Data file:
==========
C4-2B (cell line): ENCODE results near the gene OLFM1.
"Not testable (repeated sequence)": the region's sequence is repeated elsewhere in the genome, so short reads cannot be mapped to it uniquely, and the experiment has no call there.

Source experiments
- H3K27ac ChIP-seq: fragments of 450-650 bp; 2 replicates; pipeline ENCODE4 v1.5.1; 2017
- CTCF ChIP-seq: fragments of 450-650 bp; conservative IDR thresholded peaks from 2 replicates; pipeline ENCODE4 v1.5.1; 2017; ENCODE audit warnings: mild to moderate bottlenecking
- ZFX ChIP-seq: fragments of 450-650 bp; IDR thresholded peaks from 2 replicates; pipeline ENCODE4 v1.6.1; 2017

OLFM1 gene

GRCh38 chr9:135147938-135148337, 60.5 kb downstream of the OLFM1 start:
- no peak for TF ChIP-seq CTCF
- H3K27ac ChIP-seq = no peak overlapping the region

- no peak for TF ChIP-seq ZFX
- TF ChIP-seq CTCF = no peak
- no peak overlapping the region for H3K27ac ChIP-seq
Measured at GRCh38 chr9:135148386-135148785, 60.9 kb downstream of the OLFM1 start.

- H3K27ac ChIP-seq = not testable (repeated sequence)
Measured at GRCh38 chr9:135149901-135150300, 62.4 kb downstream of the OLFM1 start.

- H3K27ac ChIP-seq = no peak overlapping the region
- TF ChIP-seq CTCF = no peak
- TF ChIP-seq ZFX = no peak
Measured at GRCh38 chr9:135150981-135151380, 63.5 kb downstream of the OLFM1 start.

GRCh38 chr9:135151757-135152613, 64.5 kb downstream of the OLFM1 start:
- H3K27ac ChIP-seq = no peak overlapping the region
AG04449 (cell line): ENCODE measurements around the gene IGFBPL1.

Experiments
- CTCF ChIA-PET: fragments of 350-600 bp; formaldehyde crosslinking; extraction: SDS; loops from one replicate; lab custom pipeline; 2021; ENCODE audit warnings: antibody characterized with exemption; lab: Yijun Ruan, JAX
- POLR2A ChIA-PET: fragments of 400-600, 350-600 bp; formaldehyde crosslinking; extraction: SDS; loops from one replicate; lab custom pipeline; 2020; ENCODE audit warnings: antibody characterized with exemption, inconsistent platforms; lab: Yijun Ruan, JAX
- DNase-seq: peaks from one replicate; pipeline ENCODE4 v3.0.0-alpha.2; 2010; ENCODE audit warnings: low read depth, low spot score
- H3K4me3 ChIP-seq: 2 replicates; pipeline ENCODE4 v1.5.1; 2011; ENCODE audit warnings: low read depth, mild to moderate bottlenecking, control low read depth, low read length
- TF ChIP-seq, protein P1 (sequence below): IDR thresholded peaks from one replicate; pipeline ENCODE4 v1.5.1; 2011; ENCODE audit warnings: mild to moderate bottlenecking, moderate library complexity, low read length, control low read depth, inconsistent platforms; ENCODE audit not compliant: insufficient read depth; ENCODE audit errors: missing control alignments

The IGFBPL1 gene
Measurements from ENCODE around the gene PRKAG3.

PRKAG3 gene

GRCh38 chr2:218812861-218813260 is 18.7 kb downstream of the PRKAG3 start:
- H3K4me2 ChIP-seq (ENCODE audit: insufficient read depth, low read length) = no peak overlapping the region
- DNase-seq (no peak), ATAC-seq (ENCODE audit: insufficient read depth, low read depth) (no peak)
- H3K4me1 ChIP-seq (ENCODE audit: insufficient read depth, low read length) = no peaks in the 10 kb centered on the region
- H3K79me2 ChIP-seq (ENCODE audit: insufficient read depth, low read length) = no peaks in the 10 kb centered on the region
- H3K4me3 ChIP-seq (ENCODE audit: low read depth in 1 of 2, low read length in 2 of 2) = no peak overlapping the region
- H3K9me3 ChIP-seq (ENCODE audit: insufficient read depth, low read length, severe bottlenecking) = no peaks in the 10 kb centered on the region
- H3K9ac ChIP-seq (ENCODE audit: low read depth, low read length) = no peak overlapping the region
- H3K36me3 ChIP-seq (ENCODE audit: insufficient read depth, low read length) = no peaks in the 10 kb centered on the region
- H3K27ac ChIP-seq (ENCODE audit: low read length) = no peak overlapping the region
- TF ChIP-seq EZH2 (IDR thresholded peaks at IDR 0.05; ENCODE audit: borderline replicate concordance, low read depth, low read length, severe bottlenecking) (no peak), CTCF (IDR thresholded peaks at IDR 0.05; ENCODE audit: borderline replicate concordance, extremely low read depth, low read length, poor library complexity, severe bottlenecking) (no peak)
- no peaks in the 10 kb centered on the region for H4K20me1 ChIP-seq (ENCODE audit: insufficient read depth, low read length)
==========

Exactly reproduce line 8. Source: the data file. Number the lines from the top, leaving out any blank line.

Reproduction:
GRCh38 chr9:135147938-135148337, 60.5 kb downstream of the OLFM1 start: